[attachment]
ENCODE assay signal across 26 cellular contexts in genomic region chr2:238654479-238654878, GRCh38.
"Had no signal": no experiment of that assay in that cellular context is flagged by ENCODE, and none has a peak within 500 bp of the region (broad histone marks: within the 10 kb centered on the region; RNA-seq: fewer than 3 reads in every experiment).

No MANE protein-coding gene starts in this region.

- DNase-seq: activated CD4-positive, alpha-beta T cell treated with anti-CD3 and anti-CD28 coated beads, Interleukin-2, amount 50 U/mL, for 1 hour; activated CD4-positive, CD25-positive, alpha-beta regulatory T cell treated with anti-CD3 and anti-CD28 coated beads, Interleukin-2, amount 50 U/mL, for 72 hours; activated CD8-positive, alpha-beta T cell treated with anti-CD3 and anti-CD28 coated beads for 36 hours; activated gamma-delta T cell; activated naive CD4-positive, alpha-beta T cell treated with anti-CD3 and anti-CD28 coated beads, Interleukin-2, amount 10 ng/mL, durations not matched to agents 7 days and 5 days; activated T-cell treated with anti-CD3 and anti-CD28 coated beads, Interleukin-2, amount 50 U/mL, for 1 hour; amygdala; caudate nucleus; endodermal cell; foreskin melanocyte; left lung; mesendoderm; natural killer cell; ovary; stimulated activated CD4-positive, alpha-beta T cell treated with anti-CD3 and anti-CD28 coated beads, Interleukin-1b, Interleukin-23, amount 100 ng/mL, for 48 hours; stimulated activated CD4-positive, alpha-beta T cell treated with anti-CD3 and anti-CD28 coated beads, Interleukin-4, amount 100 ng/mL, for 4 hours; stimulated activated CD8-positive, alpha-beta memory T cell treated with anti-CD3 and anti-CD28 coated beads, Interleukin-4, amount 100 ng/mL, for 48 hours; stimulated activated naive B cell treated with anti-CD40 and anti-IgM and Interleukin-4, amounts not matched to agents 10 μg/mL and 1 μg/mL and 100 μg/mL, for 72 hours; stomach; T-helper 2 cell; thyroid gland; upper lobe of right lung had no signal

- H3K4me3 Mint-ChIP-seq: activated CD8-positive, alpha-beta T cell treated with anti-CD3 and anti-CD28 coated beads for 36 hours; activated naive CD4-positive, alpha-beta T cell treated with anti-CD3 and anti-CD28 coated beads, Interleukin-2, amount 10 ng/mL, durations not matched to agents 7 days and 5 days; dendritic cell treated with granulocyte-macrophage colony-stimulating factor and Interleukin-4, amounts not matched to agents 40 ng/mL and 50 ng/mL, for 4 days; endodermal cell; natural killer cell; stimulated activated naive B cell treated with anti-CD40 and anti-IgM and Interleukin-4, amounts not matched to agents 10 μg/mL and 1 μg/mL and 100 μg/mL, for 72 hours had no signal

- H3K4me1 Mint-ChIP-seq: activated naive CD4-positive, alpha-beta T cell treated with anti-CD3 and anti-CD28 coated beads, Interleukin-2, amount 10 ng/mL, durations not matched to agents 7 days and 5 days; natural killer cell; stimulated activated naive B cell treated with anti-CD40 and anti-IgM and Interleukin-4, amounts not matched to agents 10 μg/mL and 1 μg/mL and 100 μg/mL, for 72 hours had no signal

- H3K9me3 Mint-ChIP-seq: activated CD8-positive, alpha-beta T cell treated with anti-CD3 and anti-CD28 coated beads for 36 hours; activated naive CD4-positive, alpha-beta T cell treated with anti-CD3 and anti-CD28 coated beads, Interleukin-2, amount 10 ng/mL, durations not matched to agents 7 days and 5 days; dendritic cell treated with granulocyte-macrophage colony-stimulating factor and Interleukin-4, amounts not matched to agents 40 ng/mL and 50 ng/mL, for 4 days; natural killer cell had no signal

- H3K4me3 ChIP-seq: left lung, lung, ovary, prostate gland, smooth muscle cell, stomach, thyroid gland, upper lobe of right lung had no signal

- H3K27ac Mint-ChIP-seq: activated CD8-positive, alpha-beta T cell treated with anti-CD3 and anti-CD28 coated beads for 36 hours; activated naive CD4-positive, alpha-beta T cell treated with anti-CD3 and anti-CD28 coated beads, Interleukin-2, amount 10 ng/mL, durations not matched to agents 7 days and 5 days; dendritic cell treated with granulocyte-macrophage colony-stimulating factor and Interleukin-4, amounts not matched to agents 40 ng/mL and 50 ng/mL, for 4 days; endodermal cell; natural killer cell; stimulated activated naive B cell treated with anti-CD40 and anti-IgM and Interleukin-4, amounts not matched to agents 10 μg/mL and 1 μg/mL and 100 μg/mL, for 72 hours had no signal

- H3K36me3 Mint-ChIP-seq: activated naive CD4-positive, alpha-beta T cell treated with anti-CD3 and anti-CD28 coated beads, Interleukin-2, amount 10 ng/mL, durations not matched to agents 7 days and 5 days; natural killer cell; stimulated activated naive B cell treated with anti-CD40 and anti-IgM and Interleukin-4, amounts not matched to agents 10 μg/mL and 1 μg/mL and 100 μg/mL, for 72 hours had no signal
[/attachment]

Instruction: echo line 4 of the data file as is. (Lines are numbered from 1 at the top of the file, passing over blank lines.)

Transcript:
- DNase-seq: activated CD4-positive, alpha-beta T cell treated with anti-CD3 and anti-CD28 coated beads, Interleukin-2, amount 50 U/mL, for 1 hour; activated CD4-positive, CD25-positive, alpha-beta regulatory T cell treated with anti-CD3 and anti-CD28 coated beads, Interleukin-2, amount 50 U/mL, for 72 hours; activated CD8-positive, alpha-beta T cell treated with anti-CD3 and anti-CD28 coated beads for 36 hours; activated gamma-delta T cell; activated naive CD4-positive, alpha-beta T cell treated with anti-CD3 and anti-CD28 coated beads, Interleukin-2, amount 10 ng/mL, durations not matched to agents 7 days and 5 days; activated T-cell treated with anti-CD3 and anti-CD28 coated beads, Interleukin-2, amount 50 U/mL, for 1 hour; amygdala; caudate nucleus; endodermal cell; foreskin melanocyte; left lung; mesendoderm; natural killer cell; ovary; stimulated activated CD4-positive, alpha-beta T cell treated with anti-CD3 and anti-CD28 coated beads, Interleukin-1b, Interleukin-23, amount 100 ng/mL, for 48 hours; stimulated activated CD4-positive, alpha-beta T cell treated with anti-CD3 and anti-CD28 coated beads, Interleukin-4, amount 100 ng/mL, for 4 hours; stimulated activated CD8-positive, alpha-beta memory T cell treated with anti-CD3 and anti-CD28 coated beads, Interleukin-4, amount 100 ng/mL, for 48 hours; stimulated activated naive B cell treated with anti-CD40 and anti-IgM and Interleukin-4, amounts not matched to agents 10 μg/mL and 1 μg/mL and 100 μg/mL, for 72 hours; stomach; T-helper 2 cell; thyroid gland; upper lobe of right lung had no signal